5. Driver Communication and Dispatch: A fleet management solution should also help your team streamline and centralize communication with instant messaging to drivers with read receipts; broadcast messages to all drivers or specific groups; the ability to send and store documents such as proof of delivery and receipts; driver workflow/dispatch integration with customizable forms.
6. Robust Data Analysis: Many solutions simply present the data in a spreadsheet-like format. Unless you have a team of data scientists in-house, it could be challenging to find problems, trends, and opportunities. Look for a solution that makes it easy to identify what is out of the ordinary and where your opportunities for optimization are.
Make Sure Your Data Works For You, Not Against You
In every pitch or marketing material you come across, you’ll be inundated with talk about the infinite profitable power of “data.” But there is a huge warning, usually not mentioned in these ads.
The reality is that data is only as good as the carrier’s usage of it. In fact, data can actually work against a carrier!
You should also be cognizant of the fact that insurers could potentially ask for this ELD data to assess a risk. And heavy commercial carriers could be in for a further challenge with insurers if their data shows a trend of high-risk critical events and patterns on multiple, or even a majority of, drivers for a company, which may indicate a lack of proper safety practices being implemented.
On top of that, if your data shows a history of dangerous driving and this ‘flag’ is ignored and brought up in court, a carrier could be facing charges of gross negligence.
Data changes the landscape of not how carriers view their operation but how insurers, and possibly courts, determine risk and claims. So be sure you’re proactively working with and utilizing your data for your own advantage so it can’t be turned against you.
Using ELDs to Reduce Risk and Preserve Margins
1. Tracking Idling and Reducing Fuel Costs
With the constant rise and ever tightening margins, fuel costs are always front of mind these days. Your ELD fleet data can help reduce costs that come from idling too often and too long as well as managing fuel consumption by setting the right software-based rules to provide actionable driver behaviour data.
2. Fleet Asset and Vehicle Data
Users can create asset movement reports by looking at distance within a set timeframe so they can benchmark individual vehicle performance. This fleet utilization data can help you understand which assets are being underutilized (or overutilized) allowing you to right-size your fleet and maximize vehicle and asset utilization.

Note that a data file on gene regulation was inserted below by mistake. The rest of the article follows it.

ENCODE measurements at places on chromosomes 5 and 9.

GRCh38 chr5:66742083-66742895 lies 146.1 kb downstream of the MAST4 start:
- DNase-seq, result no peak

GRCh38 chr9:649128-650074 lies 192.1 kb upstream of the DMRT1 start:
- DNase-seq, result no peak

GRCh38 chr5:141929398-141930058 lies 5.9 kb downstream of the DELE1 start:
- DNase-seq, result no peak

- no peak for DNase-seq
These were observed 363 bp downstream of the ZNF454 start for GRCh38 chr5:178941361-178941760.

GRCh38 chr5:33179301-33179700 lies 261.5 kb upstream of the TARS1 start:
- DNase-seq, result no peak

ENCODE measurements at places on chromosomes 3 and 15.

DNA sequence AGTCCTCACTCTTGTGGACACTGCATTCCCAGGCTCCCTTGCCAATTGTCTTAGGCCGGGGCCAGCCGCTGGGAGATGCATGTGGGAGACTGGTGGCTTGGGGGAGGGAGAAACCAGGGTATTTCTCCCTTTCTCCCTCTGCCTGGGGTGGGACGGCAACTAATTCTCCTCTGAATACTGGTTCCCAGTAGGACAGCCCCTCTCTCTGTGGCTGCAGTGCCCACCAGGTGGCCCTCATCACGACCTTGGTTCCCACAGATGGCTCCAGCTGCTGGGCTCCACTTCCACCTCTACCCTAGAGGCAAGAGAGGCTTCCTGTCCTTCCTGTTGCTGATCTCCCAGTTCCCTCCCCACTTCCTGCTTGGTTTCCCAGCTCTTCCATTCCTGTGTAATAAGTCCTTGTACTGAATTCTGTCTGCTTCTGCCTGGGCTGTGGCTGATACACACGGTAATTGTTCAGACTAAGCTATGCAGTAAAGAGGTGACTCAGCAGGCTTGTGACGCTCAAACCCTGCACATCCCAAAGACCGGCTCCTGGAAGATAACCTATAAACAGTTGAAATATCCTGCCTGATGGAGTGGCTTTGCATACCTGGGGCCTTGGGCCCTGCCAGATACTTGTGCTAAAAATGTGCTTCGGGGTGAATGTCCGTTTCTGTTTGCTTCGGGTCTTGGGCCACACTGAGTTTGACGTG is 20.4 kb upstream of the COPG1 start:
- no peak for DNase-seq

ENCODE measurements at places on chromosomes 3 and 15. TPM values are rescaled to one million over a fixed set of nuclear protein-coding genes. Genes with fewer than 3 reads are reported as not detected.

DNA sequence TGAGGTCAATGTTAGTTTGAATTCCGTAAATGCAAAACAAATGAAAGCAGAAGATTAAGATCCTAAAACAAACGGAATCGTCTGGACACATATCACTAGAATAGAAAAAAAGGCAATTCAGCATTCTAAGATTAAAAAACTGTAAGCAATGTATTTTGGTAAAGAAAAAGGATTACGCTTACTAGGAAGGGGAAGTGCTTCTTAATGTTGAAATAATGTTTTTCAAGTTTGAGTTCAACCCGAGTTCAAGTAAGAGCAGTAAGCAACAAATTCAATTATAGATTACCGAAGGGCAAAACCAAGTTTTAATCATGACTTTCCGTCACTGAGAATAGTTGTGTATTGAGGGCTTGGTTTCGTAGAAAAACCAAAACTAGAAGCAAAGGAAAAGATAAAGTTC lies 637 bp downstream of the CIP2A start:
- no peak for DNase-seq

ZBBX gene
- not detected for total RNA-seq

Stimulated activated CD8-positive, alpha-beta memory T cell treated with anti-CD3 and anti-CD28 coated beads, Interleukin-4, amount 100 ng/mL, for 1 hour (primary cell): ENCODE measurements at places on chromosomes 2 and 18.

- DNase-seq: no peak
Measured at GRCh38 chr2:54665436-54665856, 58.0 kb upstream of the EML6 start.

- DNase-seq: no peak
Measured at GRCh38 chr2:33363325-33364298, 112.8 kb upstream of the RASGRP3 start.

3. Tracking Driver Behavior to Improve Safety
In addition to fleet tracking systems and ELDs collecting driver behavior data on idling, fleet managers are also using these data points to identify and correct unsafe driving habits.
ELDs on an open platform with integrated cameras can monitor distraction situations to reduce distracted driving; meanwhile, track and score driver seat-belt use, hard-braking habits and speed to build driver education programs that help improve safety and reduce risk.
4. Analyzing Fleet Data to Improve Operational Efficiency
There are also ways to improve your operational efficiency looking at the data captured by your ELD. Your system likely provides location start time, end time and time on-site data points. You can use this information to develop a baseline of metrics to determine how efficiently your operations are running and identify areas that require improvement. For example, fleet managers can set up geographic zones which can trigger notifications of events happening outside of an allowed area which indicates whether an action is allowed or disallowed based upon location. You can also set up productivity rules to identify instances of late arrival, early leave, unauthorized stops and long stops during work hours.
5. Improve Fleet Uptime by Tracking Diagnostic Data
The data from a telematics device can facilitate proactive vehicle monitoring, greatly reducing fleet operating expenses related to maintenance and repair. Repairing your vehicles on the side of the road costs much more than repairing a vehicle in your shop. This fleet data can be used to get ahead of preventative maintenance before your vehicle suffers a significant failure and while your driver is off duty.